As a bit of a Resi nut, I’d like to clear something up before I get going with this article. The last few Resident Evil games have SUCKED! 5 in particular was, in my opinion, absolutely shocking, and is a perfect example of what can happen when a developer tries to turn a hugely popular, but not necessarily brilliant selling, series into a mainstream property. Most fans of the series would agree that the first four games are, far and away, the high watermark for survival horror, or in the case of Leon Kennedy’s European adventure in 4, brilliantly paced and written action horror.

So, with those complaints ringing in their ears, Capcom released Resident Evil: Revelations. And, to be fair, it wasn’t terrible. There were still quite a few issues, and it was never going to be a huge seller following the minor disappointment that was Resident Evil 6, but while it never seemed to be a particularly horror- based game, it was a decent effort at doing something slightly different with the series.

Resident Evil: Revelations 2 is the newest release in the long running horror series
Resident Evil: Revelations 2 is the newest release in the long running horror series

Following on from that, comes Revelations 2. At first glance, I’m the first to admit that I was a little bit apprehensive. When Capcom announced the release structure, my first thought was that they were just milking the cash cow for all it was worth. However, it’s really well done. The idea is that they’ll release it digitally first, over online marketplaces like Steam, or the Xbox/Playstation equivalents, as individual episodes, with each episode ending on some kind of cliffhanger, before finally ending on Episode 4. The episodes are released weekly, and they cost about £4 a piece, and based on the first 2, look to be of a decent length. Once the series of episodes has finished, they’ll release the Complete Collection including some additional content, which will set you back about £30. On top of that, they’ll be releasing a disc version, with even more content, for the same price.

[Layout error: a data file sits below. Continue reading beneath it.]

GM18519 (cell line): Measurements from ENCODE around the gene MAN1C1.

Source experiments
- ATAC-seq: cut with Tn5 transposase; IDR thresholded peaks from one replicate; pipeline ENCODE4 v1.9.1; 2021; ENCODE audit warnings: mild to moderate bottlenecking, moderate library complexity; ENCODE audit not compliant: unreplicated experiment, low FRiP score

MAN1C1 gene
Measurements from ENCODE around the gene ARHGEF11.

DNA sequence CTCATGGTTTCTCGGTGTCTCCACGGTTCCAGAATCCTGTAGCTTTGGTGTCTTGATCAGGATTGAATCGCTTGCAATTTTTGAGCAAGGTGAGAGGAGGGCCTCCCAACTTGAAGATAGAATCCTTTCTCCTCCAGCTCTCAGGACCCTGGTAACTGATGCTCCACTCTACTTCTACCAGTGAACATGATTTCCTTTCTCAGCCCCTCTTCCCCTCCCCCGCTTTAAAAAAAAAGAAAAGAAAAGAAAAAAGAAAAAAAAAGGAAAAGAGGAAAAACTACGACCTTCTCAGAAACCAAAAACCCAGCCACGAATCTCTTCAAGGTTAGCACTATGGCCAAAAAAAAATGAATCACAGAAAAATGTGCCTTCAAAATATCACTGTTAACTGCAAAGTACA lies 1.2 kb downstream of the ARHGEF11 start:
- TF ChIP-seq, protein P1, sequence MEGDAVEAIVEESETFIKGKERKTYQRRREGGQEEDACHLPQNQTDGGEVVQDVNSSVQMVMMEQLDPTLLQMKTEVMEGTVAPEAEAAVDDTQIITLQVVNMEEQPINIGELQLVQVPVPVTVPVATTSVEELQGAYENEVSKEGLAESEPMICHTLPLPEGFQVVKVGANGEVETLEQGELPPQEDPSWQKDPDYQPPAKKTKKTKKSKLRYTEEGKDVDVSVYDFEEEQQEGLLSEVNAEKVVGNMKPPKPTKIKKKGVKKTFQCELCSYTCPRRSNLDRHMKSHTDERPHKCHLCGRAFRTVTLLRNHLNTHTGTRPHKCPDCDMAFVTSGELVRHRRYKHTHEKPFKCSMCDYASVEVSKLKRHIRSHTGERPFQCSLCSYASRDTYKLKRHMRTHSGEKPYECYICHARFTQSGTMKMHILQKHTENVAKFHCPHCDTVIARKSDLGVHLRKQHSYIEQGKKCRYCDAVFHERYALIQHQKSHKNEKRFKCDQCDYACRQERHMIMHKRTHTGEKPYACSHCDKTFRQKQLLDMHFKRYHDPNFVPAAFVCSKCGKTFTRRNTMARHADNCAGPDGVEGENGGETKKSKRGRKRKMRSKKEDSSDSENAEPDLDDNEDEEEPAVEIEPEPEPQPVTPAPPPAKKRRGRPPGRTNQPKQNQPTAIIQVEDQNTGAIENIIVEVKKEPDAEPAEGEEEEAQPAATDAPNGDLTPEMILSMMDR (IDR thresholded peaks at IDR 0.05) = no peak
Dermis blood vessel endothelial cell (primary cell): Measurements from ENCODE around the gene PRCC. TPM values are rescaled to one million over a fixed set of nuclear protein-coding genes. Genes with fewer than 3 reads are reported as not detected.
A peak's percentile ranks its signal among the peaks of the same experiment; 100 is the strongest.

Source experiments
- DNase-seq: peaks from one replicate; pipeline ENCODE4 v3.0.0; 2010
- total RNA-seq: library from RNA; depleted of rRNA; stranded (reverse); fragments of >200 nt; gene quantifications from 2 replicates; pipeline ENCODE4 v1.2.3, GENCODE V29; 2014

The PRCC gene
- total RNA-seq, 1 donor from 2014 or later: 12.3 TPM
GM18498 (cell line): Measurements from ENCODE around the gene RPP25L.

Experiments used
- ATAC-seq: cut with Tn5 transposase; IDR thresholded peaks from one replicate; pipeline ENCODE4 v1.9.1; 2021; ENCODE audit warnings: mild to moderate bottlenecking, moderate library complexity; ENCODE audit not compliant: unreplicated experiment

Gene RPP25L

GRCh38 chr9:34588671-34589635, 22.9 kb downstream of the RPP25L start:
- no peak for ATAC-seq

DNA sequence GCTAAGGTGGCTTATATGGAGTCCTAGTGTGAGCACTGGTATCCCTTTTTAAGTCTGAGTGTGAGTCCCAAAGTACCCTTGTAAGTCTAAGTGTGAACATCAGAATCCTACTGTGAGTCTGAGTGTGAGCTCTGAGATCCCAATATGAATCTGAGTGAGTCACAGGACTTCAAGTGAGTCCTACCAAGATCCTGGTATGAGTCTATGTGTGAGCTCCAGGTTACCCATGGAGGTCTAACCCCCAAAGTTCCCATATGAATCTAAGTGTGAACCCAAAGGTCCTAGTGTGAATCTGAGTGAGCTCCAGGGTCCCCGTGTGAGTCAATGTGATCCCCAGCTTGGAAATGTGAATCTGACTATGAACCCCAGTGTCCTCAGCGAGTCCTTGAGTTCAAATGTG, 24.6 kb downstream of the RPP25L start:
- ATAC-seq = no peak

The concept is good too. There are two sides to each chapter. The first side sees you contolling Resident Evil 2 protagonist Claire Redfield, returning for the first time since Resident Evil Code Veronica X, and her AI, or co-op if you prefer, partner Moira Burton. They work for a Bio-terrorism prevention group known as TerraSave, and were both kidnapped, along with many of their co-worker’s by masked gunmen. The opening episode shows them wake up and quickly explains what appears to be the general theme of the game, but I’ll discuss that later. The second part of the episodes features a returning character too. For those in the know, perhaps all that is needed is to mention the words “Jill Sandwich”. For those who maybe know a bit less, the primary character in this half is Barry Burton, a back up character from the original Resident Evil. He also has back up in the shape of a young girl, Natalia Korda.

Now, to explain the story. In typical Resi fashion, the story seems to be a bit of a stretch, although there are a few occasional nods to this, showing that the developers know that this is the case, and have decided to make it a staple part of the series. When Claire and Moira wake up, they discover that they have been taken to an unknown island facility of some kind. They also notice that they have each been given some kind of bracelet, through which you are introduced to, presumably, the antagonist of the game. She introduces herself as “The Overseer”, and in some typically weird and convoluted dialogue, which is a hallmark of the series, explains that the bracelets change colour according to the emotion you feel. She also drops a hint that implies that everybody on the island is infected with a mystery virus, and that a specific emotion triggers the virus, changing you into one of the games infected, known as the “Afflicted”.

The Afflicted, the main enemy in the game
The Afflicted, the main enemy in the game

The combat feels good, and the way they’ve created a difference between playing as either Claire or Moira is brilliance. Claire handles the combat, while Moira has a flashlight, and a crowbar to use as either a melee weapon or as a way to break into doors or chests. Moira even goes so far as to refuse a gun, mentioning that she’ll never use guns and hinting at some kind of tragedy or accident in the past that has caused this. It works really, really well, and suggests that finally, Capcom may have found a way to bring co-op in a meaningful way into the genre.